(b) According to Lockett, the trial court erred in qualifying Lieutenant Nix, who administered the polygraph examination, as an expert.   Nix testified that he had been certified as a polygraph examiner, which required approximately 1,200 hours of training.   Nix estimated that he had administered 2,000 polygraph examinations.   Thus, the record reveals that Nix was properly qualified as an expert, and the trial court did not err in allowing him to testify as such.17

3. In his final enumeration of error, Lockett contends that he received ineffective assistance of trial counsel.  “For [Lockett] to prevail on his ineffective assistance claim, he must rebut the presumption that counsel was effective and show that his attorney's performance was deficient and that the deficiency prejudiced his defense.” 18  This Court will affirm the trial court's finding of effectiveness unless clearly erroneous.19

 (a) Lockett contends that his trial counsel was deficient for failing to object to the introduction of the results of the polygraph examination or to seek its suppression.   As discussed above, however, when the parties expressly stipulate to the admissibility of the results, of such test, the results are clearly admissible.   Here, before obtaining counsel, Lockett expressly stipulated to the admissibility of the results and, thus, the results were admissible.20  Trial counsel does not render ineffective assistance by failing or refusing to make a meritless objection.21  It follows that Lockett's attorney did not render ineffective assistance on this basis.22

 Lockett also asserts that his attorney should have requested contemporaneous limiting instructions when the polygraph results were admitted.   We note, however, that the trial court properly instructed the jury on the use of polygraph evidence in its general charge.   Under these circumstances, Lockett cannot establish that he was prejudiced by his attorney's failure to seek a contemporaneous limiting instruction.23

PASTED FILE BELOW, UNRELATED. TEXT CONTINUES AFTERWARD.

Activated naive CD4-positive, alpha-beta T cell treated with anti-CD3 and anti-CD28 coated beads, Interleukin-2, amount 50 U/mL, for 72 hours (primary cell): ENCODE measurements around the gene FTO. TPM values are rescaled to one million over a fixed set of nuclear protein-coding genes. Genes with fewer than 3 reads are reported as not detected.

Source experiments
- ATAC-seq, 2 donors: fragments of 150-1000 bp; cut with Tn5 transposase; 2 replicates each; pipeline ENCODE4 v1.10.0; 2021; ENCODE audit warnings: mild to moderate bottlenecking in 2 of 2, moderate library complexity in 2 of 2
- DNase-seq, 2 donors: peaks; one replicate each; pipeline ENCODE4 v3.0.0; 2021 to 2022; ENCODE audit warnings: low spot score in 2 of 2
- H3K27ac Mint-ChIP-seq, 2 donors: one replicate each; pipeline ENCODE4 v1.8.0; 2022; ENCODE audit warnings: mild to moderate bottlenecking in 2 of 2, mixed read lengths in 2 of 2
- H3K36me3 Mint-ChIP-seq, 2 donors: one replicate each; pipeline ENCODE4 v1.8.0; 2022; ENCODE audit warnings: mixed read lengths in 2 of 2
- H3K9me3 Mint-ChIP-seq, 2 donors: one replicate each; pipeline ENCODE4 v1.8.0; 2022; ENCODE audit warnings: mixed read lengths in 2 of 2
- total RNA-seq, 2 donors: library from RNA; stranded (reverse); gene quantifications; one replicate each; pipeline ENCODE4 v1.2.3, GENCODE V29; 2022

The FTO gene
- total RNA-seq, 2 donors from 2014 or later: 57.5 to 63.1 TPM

(b) According to Lockett, his trial attorney rendered ineffective assistance for failing to seek suppression of his statement.   However, Lockett's own testimony at the hearing on his motion for new trial establishes that his statement was voluntary.   Accordingly, Lockett's “trial counsel cannot have been ineffective for failing to challenge the admission of [this] statement[ ].” 24

 (c) Finally, Lockett contends that his trial attorney was ineffective for failing to call several witnesses who “were not interviewed because ‘counsel did not think that they would be able to contribute anything to the trial of this case.’ ” Trial counsel testified that, in child molestation cases, there are generally just two people at the scene-the accused and the victim.   Thus, the attorney testified that he declines to call such witnesses unless a witness “can really contribute to the defense,” opting instead to reserve the right to the final closing argument.   Such decision clearly constitutes trial strategy, which does not serve as the basis of an ineffectiveness claim.25  This is particularly true where, as here, the defendant presents no evidence at the motion for new trial hearing as to how the allegedly favorable witnesses would have assisted his defense.26

Judgment affirmed.

FOOTNOTES

1.   Higgins v. State, 251 Ga.App. 175(1), 554 S.E.2d 212 (2001).